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Here is where France is hit hardest by fuel shortages

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Here is where France is hit hardest by fuel shortages
Photo: Fuel comparison site Essence
11:58 CEST+02:00
UPDATED: With 2,400 petrol stations across France either empty or running out of fuel, here's a look at which parts of the country are the most affected.
 
Key points
 
- 3,200 petrol stations reportedly empty or running low
- PM warns the French not to panic
- Total says 509 of its 2,200 stations empty or running low
 
Authorities have tried to quell all talk of any fuel shortages, but 3,219 petrol stations out of 12,000 petrol stations around the country - that's one quarter - had either run out of fuel or were running very low, reported Le Parisien newspaper.
 
And as the map below shows, it's looking extremely grim.
 
Photo: Fuel comparison site Essence 
 
Brittany and Normandy
 
French oil giant Total said 54 percent of its stations in Brittany, 46 percent in Normandy, and 43 percent in the Pays-de-la-Loire region are totally or partially out of fuel.
 
In Nantes it's proving almost impossible to find fuel. Posters announcing that pumps are empty greet motorists at almost every station. It's a similar case in Vannes, where almost all stations are out of fuel.  
 
20-litre limit in place in this station. Photo: Debbie Pedrayes
 
The departéments of Ille-et-Vilaine, Côtes-d'Amor, and Finistère in the Brittany region and the Vendée to the south, have introduced limits on the maximum amount of fuel that can be bought, allowing only 20 or 30 litres for cars and between 40 and 150 litres for heavy goods vehicles.  
 
Similar limits have been put in place in petrol stations in the département of Orne in Normandy.
 
Transport worker Russ Goff told The Local from a fuel queue in northern France's Molay-Littry that his job was dependent on having fuel.
 
"As is usual in France when one group get a grievance everyone has to suffer," he said. 
 
Photo: Russ Goff
 
"The government has a history of caving to the unions so the unions know how to get what they want. I work in transportation of abnormal loads. No diesel, no work. Roads blocked. No work. Farmers, truckers, fishermen, fairgrounds, they get a grievance, they block the road, I can't work. I sat on a roundabout in Chalon sur Saone for six days once in a trucker strike. Never did get paid for that week."
 
Another reader, Sheelagh Gorham, said that garages were closed in Normandy's Manche département and that drivers were restricted to 25 litres maximum. She added that this had dropped by five litres on Tuesday.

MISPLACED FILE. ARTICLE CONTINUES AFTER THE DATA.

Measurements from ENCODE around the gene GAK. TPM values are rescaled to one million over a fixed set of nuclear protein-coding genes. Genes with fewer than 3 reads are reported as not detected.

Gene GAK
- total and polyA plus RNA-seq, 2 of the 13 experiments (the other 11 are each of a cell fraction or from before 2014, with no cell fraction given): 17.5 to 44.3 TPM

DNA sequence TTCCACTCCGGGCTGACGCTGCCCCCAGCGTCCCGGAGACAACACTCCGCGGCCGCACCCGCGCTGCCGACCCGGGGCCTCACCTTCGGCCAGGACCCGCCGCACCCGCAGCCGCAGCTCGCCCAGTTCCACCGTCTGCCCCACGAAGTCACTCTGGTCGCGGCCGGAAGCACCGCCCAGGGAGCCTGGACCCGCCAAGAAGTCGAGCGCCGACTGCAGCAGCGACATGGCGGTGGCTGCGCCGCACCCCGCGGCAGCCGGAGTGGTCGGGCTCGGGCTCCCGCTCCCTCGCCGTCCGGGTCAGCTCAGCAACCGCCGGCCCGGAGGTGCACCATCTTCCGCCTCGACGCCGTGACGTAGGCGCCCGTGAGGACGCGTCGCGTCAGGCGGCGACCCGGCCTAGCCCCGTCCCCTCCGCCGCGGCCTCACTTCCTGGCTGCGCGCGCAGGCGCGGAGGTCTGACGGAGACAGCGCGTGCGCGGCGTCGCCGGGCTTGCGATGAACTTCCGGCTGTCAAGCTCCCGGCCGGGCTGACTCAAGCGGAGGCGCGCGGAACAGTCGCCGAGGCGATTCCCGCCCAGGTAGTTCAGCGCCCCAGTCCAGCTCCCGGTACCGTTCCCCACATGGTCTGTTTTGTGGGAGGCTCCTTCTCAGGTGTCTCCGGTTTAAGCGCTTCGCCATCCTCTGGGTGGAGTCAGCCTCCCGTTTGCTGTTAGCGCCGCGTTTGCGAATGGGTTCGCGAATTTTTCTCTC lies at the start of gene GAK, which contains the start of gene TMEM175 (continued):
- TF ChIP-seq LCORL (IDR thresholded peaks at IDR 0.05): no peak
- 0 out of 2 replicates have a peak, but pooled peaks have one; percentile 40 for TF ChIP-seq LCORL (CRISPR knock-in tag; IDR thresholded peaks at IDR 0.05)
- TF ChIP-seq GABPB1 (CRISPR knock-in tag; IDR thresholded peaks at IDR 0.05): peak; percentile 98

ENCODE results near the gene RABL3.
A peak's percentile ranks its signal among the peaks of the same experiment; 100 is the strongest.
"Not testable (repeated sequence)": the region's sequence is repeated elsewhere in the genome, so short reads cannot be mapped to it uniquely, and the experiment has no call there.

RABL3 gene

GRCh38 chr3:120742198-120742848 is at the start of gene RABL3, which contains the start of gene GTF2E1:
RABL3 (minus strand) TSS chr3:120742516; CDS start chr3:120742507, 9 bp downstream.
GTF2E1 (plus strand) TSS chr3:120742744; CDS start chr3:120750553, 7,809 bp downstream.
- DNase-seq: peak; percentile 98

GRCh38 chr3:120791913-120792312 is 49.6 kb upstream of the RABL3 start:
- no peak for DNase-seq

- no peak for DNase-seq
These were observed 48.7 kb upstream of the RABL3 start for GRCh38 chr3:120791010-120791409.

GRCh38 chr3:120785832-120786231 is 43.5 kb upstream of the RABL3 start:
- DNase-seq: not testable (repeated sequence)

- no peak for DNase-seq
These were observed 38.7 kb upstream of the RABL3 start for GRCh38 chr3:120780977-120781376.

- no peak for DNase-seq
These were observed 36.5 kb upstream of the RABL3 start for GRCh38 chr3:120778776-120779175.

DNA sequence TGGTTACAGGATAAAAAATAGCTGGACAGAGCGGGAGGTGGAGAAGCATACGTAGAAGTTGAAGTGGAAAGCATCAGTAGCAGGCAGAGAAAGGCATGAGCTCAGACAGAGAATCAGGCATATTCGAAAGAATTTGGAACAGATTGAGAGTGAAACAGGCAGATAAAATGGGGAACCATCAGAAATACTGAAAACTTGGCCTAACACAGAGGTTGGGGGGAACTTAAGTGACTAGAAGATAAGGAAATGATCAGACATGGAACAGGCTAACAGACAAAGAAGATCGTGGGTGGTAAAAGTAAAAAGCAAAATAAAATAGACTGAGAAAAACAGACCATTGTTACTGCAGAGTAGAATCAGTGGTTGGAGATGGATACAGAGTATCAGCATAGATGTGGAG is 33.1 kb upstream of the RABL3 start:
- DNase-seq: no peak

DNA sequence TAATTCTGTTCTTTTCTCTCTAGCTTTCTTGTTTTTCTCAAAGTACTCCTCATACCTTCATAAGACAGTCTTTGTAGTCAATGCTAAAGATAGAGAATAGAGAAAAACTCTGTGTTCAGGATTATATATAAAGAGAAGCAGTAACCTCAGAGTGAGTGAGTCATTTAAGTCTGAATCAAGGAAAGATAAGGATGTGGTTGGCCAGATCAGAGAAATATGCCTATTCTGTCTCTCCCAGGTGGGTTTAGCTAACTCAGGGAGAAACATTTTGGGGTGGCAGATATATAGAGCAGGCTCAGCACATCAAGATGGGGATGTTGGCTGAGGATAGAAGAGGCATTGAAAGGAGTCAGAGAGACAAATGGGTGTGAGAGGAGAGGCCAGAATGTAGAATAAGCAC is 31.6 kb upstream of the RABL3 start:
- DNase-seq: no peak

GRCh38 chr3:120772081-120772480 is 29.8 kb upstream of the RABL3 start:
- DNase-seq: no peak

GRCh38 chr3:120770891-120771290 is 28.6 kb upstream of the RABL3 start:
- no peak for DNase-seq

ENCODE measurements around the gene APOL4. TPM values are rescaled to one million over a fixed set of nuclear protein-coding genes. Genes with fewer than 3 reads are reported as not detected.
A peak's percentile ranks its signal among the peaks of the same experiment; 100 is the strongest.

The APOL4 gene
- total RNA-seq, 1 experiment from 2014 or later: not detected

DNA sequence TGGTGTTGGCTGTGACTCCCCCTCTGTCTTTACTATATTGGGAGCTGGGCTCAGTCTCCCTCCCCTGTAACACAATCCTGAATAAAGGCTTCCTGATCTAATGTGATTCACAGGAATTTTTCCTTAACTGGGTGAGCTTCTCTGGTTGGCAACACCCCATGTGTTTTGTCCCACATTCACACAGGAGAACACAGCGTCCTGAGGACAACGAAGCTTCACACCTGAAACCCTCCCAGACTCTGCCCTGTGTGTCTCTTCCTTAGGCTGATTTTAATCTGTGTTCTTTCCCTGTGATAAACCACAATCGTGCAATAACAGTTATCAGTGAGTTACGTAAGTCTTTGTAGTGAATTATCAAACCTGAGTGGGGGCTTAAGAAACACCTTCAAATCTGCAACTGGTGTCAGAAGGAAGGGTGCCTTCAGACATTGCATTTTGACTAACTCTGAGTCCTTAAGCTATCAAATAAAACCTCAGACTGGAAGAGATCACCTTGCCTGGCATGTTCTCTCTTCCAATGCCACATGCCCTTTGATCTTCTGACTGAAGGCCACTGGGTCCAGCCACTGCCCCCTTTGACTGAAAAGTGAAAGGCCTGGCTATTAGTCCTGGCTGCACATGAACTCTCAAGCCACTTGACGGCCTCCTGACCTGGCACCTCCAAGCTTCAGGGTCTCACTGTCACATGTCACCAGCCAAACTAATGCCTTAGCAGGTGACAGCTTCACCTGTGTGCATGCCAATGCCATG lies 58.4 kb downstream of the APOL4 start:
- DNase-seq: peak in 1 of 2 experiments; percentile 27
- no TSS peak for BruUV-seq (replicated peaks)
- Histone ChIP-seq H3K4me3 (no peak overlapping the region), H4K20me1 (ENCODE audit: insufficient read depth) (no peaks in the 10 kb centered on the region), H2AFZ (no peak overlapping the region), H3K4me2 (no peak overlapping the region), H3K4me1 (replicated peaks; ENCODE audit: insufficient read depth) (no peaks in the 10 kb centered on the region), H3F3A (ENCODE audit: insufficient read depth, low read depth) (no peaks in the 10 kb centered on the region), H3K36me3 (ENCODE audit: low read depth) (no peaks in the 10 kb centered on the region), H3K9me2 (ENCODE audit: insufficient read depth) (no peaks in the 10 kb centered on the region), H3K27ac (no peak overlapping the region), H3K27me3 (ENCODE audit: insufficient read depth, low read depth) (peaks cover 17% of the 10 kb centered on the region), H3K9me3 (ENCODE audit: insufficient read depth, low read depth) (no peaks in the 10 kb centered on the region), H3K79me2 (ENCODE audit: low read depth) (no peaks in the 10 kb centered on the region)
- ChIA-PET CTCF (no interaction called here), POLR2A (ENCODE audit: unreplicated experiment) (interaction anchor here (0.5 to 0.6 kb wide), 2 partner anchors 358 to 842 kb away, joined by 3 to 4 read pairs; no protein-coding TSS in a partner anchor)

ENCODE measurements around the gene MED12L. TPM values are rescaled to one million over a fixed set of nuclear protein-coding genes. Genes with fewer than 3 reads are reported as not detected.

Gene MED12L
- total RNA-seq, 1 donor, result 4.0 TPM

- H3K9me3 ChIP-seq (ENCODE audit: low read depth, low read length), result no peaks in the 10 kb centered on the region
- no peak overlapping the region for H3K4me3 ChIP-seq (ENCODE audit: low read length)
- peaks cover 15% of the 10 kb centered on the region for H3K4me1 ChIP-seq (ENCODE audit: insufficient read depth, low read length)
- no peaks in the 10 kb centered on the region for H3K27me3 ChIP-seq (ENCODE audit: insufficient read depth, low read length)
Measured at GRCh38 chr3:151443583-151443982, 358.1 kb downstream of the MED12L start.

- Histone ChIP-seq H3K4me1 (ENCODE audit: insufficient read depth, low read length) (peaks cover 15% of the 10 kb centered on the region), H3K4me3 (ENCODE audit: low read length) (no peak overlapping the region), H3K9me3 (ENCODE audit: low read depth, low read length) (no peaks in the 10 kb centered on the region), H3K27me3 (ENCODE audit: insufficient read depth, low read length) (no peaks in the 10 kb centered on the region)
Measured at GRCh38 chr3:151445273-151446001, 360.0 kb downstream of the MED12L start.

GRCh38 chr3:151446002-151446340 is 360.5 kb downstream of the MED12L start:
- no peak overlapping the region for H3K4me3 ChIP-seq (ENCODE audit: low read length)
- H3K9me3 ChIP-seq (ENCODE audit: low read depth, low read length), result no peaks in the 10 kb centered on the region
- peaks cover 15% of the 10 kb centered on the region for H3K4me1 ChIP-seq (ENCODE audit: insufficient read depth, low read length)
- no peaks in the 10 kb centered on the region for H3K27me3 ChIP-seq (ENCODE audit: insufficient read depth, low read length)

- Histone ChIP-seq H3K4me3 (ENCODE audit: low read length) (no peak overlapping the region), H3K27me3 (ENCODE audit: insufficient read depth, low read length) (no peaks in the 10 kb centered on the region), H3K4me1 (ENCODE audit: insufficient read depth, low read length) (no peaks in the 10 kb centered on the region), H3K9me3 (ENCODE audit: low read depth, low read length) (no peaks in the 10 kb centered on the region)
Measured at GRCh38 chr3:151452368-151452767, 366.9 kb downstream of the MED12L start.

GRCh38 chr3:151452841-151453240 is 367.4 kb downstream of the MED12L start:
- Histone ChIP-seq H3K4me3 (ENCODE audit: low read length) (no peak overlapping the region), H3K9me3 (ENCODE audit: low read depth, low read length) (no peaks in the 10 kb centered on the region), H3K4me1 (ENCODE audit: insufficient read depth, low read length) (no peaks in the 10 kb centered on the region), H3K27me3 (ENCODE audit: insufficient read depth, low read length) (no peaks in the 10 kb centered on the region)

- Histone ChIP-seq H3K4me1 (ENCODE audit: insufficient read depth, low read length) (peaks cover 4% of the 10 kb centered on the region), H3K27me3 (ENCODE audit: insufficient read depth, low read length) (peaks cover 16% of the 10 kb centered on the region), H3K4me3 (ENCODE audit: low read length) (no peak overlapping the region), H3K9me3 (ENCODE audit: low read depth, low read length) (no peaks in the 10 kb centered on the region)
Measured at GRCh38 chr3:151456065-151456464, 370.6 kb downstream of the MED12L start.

Debbie Pedrayes, an expat living in St Sébastien sur Loire (just outside of Nantes), saw queues over the weekend that were 100 cars long. 
 
"I didn't have the patience to wait, but friends and neighbors of mine had to wait on average 45 minutes for 20 litres, maximum, because of the rationing," she told The Local. 

Northern France

Things are also particularly bad anywhere to the north of Paris.

The city of Lille has been hit hard, Total says 34 percent of its stations the Nord-Pas-de-Calais-Picardie region are totally or partially out of fuel.
 
Many living near the Belgian border have crossed into Belgium to fill up. 
 
"We are in the front line of this conflict. Without petrol we can't work," said Amazigh, a 24-year-old lorry driver, who was filling his tank in the Belgian border town of Tournai.
 
Paris region
 
Of Total's 509 affected stations, 76 are in the Paris region. While things aren't too bad in the centre of the city, the outer reaches of Paris has seen stations closed in Roissy, Orly, Pantin and Issy-les-Moulineaux.
 
Seven stations were closed in Les Yvelines to the west of Paris, and 25 in Essonne to the south. 
 
 
Central France
 
The Auvergne-Rhone-Alpes region, in south central France, has 140 stations closed, according to local media. While the Essence map shows this area as one of the least-affected in the country, it has gotten noticeably worse since since Monday. 
 
In the Rhone département, where the city of Lyon is the capital, there are 16 stations closed.
 
South of France
 
Tuesday saw the southern reaches of France getting much harder hit than in previous days.
 
Motorists in Marseille and other towns of Provence rushed to buy fuel before the blockage of the depot in Fos-sur-Mer began to worsen the fuel shortage.
 
Motorists are queuing for reserves in the Languedoc Region, particularly in Montpellier, with the city of Toulouse beginning to feel the pinch on Tuesday. 
 
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